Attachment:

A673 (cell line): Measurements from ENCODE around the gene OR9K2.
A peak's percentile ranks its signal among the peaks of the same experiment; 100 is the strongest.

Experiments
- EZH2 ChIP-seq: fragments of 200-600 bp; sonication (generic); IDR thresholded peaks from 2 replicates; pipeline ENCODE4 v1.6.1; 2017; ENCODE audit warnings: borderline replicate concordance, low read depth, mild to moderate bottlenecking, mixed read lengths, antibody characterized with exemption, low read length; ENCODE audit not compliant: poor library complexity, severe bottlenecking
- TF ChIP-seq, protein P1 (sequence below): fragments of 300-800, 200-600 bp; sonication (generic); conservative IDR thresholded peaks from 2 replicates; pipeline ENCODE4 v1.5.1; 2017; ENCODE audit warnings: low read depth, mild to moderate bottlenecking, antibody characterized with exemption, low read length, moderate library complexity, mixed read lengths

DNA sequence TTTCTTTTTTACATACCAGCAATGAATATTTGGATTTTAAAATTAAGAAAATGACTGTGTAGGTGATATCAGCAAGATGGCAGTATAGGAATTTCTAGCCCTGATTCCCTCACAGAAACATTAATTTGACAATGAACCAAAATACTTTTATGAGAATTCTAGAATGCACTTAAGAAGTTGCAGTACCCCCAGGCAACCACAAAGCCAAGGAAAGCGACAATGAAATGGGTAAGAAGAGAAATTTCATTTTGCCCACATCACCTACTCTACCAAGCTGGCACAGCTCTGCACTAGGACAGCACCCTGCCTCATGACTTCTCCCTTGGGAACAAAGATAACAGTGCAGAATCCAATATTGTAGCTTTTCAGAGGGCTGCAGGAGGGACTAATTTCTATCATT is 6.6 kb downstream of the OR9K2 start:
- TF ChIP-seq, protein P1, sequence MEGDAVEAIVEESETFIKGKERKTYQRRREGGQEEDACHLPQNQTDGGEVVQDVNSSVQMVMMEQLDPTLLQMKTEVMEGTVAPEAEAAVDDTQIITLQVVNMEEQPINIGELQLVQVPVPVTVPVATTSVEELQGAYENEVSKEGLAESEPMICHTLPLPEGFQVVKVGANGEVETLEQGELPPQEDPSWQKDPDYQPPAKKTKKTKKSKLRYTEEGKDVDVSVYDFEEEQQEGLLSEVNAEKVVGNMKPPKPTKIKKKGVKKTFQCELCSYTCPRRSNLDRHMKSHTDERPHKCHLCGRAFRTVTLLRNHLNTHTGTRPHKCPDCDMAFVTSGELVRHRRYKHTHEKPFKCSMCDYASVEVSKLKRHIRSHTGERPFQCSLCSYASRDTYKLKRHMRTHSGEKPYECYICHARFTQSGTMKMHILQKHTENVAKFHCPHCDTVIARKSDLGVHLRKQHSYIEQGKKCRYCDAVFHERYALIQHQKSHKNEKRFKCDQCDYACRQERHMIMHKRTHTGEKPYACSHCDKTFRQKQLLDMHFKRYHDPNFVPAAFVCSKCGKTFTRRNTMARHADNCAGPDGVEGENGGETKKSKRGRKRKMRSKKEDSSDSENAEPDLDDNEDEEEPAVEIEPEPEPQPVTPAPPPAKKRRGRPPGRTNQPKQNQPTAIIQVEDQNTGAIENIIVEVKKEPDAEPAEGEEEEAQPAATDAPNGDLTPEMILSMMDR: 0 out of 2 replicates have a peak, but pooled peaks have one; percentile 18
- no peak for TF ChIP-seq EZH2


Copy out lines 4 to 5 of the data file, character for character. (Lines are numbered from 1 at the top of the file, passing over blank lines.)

- EZH2 ChIP-seq: fragments of 200-600 bp; sonication (generic); IDR thresholded peaks from 2 replicates; pipeline ENCODE4 v1.6.1; 2017; ENCODE audit warnings: borderline replicate concordance, low read depth, mild to moderate bottlenecking, mixed read lengths, antibody characterized with exemption, low read length; ENCODE audit not compliant: poor library complexity, severe bottlenecking
- TF ChIP-seq, protein P1 (sequence below): fragments of 300-800, 200-600 bp; sonication (generic); conservative IDR thresholded peaks from 2 replicates; pipeline ENCODE4 v1.5.1; 2017; ENCODE audit warnings: low read depth, mild to moderate bottlenecking, antibody characterized with exemption, low read length, moderate library complexity, mixed read lengths